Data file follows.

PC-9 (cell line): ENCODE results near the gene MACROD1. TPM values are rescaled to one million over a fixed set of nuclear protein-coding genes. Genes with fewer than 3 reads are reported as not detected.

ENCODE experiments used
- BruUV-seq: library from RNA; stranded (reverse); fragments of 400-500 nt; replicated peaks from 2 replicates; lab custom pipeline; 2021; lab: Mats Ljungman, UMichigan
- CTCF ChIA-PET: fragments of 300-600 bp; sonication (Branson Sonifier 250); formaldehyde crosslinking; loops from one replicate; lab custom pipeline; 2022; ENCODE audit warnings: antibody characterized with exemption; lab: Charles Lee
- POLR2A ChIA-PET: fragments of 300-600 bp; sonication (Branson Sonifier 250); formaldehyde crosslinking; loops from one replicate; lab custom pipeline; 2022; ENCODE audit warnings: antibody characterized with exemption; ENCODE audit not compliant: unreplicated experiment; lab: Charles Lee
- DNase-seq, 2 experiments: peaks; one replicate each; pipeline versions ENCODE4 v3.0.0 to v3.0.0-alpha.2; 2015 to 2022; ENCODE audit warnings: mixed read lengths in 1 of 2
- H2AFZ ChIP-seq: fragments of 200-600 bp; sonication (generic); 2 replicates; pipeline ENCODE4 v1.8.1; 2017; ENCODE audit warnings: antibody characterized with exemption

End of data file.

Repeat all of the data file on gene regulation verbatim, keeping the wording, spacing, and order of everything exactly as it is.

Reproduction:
PC-9 (cell line): ENCODE results near the gene MACROD1. TPM values are rescaled to one million over a fixed set of nuclear protein-coding genes. Genes with fewer than 3 reads are reported as not detected.

ENCODE experiments used
- BruUV-seq: library from RNA; stranded (reverse); fragments of 400-500 nt; replicated peaks from 2 replicates; lab custom pipeline; 2021; lab: Mats Ljungman, UMichigan
- CTCF ChIA-PET: fragments of 300-600 bp; sonication (Branson Sonifier 250); formaldehyde crosslinking; loops from one replicate; lab custom pipeline; 2022; ENCODE audit warnings: antibody characterized with exemption; lab: Charles Lee
- POLR2A ChIA-PET: fragments of 300-600 bp; sonication (Branson Sonifier 250); formaldehyde crosslinking; loops from one replicate; lab custom pipeline; 2022; ENCODE audit warnings: antibody characterized with exemption; ENCODE audit not compliant: unreplicated experiment; lab: Charles Lee
- DNase-seq, 2 experiments: peaks; one replicate each; pipeline versions ENCODE4 v3.0.0 to v3.0.0-alpha.2; 2015 to 2022; ENCODE audit warnings: mixed read lengths in 1 of 2
- H2AFZ ChIP-seq: fragments of 200-600 bp; sonication (generic); 2 replicates; pipeline ENCODE4 v1.8.1; 2017; ENCODE audit warnings: antibody characterized with exemption